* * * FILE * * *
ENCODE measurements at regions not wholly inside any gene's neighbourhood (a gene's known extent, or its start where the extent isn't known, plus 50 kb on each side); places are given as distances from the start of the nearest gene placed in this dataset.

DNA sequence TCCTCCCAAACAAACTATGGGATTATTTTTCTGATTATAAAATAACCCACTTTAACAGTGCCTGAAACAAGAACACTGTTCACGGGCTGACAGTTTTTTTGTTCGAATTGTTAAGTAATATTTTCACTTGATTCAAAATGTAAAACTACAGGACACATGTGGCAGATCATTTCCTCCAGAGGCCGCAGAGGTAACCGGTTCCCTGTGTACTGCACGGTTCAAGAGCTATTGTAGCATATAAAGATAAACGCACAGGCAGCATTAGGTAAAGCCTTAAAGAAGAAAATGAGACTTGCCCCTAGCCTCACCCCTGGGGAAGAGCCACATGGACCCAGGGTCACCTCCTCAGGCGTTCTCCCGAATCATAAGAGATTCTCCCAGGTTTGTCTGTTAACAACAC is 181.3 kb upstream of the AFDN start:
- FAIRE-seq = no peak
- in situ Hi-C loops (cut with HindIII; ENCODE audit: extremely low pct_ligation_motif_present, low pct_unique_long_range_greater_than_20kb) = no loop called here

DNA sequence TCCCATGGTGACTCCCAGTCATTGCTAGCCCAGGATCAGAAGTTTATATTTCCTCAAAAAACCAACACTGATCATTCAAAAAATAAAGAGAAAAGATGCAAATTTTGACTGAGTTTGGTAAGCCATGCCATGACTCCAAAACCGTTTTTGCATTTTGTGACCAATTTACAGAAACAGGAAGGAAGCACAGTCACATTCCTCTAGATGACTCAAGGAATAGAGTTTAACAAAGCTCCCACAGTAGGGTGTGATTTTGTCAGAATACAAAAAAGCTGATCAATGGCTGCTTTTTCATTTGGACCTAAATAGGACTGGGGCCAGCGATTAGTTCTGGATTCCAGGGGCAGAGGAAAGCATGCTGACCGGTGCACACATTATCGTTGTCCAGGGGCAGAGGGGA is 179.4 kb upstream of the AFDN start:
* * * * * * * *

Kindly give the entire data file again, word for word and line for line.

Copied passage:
ENCODE measurements at regions not wholly inside any gene's neighbourhood (a gene's known extent, or its start where the extent isn't known, plus 50 kb on each side); places are given as distances from the start of the nearest gene placed in this dataset.

DNA sequence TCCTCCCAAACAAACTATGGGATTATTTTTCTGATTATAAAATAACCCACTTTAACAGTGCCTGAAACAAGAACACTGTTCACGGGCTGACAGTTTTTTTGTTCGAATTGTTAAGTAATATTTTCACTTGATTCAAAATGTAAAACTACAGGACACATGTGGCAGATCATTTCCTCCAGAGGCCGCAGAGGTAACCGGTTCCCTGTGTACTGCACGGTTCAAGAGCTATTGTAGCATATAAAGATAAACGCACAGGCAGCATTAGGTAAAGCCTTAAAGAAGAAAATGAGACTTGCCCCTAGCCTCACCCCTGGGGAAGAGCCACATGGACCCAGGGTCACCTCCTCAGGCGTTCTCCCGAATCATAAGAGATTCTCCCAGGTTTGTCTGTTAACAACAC is 181.3 kb upstream of the AFDN start:
- FAIRE-seq = no peak
- in situ Hi-C loops (cut with HindIII; ENCODE audit: extremely low pct_ligation_motif_present, low pct_unique_long_range_greater_than_20kb) = no loop called here

DNA sequence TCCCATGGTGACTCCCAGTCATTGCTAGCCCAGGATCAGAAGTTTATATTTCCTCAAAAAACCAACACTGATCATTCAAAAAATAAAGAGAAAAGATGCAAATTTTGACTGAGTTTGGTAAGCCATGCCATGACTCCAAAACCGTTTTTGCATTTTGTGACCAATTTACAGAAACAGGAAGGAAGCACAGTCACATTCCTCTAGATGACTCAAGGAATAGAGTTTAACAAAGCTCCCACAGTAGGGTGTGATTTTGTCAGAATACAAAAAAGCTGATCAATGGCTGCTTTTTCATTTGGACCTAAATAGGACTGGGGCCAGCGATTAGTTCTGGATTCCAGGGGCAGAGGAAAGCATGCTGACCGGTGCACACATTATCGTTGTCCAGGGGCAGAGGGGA is 179.4 kb upstream of the AFDN start: